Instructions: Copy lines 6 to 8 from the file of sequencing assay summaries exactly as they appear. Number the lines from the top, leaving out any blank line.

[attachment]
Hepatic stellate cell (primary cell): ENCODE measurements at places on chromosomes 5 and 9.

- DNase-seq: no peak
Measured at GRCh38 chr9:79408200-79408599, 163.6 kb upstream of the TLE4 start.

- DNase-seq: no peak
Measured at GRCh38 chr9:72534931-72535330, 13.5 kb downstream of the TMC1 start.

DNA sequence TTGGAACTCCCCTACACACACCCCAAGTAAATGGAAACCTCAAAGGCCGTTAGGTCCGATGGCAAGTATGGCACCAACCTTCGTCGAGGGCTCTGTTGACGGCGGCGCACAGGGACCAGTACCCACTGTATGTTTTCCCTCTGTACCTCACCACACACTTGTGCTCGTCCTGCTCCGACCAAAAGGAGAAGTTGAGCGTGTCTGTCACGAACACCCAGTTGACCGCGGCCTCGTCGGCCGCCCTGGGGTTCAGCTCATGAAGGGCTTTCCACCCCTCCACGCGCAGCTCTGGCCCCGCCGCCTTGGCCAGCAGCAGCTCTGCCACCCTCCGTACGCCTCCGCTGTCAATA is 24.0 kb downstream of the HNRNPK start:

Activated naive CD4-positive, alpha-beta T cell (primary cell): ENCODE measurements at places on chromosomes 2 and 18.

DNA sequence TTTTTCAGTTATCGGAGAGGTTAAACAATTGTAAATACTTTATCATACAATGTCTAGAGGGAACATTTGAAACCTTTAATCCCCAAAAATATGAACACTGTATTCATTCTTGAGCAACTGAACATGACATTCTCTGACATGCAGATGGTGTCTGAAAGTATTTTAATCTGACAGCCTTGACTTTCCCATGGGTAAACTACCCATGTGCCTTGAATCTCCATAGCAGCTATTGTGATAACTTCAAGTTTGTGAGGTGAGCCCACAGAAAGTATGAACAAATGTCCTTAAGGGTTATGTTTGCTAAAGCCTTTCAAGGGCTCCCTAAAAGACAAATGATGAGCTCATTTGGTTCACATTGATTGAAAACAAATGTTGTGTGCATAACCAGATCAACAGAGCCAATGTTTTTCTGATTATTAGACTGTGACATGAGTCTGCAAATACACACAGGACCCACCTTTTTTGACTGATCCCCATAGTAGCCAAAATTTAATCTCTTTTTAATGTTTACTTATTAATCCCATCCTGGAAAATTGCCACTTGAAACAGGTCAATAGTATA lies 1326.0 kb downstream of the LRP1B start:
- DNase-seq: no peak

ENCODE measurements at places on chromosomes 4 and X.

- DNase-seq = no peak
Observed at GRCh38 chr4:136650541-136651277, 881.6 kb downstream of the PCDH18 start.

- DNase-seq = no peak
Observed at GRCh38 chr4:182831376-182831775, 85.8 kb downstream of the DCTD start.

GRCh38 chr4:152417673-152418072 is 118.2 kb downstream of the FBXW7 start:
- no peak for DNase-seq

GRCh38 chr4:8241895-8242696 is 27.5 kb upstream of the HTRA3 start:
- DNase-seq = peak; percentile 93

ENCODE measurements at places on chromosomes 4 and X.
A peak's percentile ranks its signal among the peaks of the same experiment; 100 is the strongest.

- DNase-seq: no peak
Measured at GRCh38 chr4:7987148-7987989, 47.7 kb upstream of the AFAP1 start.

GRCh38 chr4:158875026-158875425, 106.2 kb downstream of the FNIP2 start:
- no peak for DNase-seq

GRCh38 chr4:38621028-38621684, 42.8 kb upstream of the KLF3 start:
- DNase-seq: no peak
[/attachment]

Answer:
DNA sequence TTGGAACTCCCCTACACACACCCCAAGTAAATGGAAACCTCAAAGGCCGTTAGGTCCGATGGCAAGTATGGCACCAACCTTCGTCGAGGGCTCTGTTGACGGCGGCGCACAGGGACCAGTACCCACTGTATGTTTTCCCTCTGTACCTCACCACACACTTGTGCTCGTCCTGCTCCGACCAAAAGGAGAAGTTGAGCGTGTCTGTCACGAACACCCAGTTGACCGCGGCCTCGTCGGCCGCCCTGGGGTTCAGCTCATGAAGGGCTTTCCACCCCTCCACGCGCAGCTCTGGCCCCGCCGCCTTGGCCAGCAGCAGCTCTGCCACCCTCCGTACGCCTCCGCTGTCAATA is 24.0 kb downstream of the HNRNPK start:

Activated naive CD4-positive, alpha-beta T cell (primary cell): ENCODE measurements at places on chromosomes 2 and 18.

DNA sequence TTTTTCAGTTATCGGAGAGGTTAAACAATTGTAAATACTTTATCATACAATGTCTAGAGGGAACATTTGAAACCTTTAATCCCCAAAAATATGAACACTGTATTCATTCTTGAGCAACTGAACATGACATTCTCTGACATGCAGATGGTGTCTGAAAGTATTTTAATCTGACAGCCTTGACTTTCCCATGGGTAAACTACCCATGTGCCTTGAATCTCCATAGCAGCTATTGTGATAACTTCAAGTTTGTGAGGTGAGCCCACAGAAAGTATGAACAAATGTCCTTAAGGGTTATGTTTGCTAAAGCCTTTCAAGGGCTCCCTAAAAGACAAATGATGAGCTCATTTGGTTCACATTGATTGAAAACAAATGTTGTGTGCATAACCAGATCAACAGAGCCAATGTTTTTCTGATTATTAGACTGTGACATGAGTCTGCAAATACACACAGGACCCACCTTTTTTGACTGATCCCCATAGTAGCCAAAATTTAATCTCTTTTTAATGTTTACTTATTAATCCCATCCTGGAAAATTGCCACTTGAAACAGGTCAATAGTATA lies 1326.0 kb downstream of the LRP1B start: